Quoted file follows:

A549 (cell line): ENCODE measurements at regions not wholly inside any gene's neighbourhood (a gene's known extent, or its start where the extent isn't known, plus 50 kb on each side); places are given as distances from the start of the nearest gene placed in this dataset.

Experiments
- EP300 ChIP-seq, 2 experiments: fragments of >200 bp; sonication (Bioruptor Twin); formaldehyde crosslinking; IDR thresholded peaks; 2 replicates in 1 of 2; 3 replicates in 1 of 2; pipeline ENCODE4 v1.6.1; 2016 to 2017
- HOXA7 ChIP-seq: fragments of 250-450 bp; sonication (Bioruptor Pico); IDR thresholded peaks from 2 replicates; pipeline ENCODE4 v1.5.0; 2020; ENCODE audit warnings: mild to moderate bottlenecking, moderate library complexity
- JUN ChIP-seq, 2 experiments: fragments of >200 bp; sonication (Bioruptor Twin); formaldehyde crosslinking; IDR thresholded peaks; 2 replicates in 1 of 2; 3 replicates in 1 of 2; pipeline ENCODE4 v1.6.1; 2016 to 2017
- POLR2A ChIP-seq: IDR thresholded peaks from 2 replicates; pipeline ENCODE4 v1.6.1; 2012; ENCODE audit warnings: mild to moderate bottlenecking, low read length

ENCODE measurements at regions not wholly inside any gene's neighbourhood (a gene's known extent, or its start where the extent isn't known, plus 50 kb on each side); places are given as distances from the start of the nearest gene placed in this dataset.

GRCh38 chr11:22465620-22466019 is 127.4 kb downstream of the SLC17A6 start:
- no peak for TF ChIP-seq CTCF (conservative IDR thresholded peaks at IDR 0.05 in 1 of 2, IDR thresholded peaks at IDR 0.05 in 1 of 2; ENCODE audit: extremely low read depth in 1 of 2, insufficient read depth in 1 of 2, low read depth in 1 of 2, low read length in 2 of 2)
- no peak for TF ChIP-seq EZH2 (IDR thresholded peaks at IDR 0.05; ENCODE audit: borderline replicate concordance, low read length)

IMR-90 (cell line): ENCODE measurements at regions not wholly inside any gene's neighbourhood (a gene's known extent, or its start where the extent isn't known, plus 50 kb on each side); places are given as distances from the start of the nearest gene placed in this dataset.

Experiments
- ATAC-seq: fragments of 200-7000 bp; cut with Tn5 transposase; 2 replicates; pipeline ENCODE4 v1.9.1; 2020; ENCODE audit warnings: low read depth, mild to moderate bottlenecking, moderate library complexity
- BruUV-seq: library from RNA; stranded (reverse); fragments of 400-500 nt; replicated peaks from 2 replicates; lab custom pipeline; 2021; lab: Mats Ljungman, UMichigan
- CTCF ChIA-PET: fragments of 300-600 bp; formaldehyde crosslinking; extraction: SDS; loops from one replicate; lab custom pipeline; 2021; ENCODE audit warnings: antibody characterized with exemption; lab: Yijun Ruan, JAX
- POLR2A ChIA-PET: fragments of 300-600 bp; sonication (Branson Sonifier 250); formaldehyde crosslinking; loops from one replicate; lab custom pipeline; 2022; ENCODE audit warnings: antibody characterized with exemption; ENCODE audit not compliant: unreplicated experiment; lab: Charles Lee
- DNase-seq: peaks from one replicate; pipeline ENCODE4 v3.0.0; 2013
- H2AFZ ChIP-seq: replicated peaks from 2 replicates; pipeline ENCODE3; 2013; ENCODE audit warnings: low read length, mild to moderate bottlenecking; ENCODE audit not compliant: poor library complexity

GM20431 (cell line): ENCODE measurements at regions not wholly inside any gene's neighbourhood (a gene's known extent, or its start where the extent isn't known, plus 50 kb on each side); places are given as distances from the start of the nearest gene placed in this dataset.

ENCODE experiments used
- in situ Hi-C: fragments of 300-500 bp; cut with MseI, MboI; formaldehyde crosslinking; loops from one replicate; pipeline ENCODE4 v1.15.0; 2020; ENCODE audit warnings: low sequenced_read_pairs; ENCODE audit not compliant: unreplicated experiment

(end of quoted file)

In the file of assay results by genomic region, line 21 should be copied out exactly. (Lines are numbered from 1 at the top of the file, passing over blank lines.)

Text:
- in situ Hi-C: fragments of 300-500 bp; cut with MseI, MboI; formaldehyde crosslinking; loops from one replicate; pipeline ENCODE4 v1.15.0; 2020; ENCODE audit warnings: low sequenced_read_pairs; ENCODE audit not compliant: unreplicated experiment